AVT Consortium Research is Profiled in Automotive News
by Adam Felts
“MIT researchers have been working for seven years to collect the sort of data that many are clamoring for on the performance and safety of advanced driver-assist systems.”
This statement in a recent story in Automotive News highlights the efforts of the AgeLab’s AVT consortium to amass data on the real-time, everyday behaviors of drivers. As increasingly automated vehicles become available for purchase by consumers, understanding when we choose to use or not use these automated systems—and where enhancements are needed —will be key to improving the convenience, comfort, environmental efficiency and safety of future mobility systems.
NHTSA collects data directly on incidents of automotive accidents. But that data only captures a surface-level snapshot of these events. As AgeLab Research Scientist Bryan Reimer says for the Automotive News story, “Crashes and incidents are really rare events. They’re outliers. That’s why we’re not looking at crashes. We’re looking at fundamental behaviors that lead to crashes.”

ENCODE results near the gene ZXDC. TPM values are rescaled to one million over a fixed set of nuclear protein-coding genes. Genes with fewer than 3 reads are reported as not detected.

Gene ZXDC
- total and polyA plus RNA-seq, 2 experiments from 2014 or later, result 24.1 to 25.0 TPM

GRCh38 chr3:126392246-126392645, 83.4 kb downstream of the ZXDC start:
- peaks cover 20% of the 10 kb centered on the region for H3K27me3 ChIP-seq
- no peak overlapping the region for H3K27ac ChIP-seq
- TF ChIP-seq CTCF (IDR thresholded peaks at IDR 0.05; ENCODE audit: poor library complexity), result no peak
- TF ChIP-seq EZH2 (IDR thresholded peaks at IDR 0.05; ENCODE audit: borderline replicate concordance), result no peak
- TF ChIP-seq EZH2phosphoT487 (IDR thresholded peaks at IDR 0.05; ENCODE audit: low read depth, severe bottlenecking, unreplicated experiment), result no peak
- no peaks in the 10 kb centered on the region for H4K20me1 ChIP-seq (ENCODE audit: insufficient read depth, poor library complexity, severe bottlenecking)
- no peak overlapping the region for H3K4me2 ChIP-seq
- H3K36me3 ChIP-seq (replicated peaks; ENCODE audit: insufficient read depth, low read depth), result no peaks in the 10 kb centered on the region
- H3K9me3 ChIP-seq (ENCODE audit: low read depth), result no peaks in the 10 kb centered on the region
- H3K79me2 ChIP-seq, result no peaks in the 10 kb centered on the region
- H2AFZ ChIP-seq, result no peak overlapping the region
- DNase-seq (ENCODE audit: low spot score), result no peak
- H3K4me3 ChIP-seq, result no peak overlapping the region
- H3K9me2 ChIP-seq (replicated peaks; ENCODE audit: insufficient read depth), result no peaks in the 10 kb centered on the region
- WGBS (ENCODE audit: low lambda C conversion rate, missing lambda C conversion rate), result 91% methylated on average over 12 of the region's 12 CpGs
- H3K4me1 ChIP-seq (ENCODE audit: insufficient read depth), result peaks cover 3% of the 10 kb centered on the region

The AVT consortium has published papers recently on how automated systems such as Tesla’s AutoPilot alters driver behavior and how the use of GM’s Super Cruise can be viewed as a collaborative human-automation system.
The level of sophistication and precision of the automation embodied in driver-assistance systems only tells a small part of the story of how they may improve the driving experience. It is essential as well to capture and analyze how drivers interact with these systems in the real world.
Read the full story here.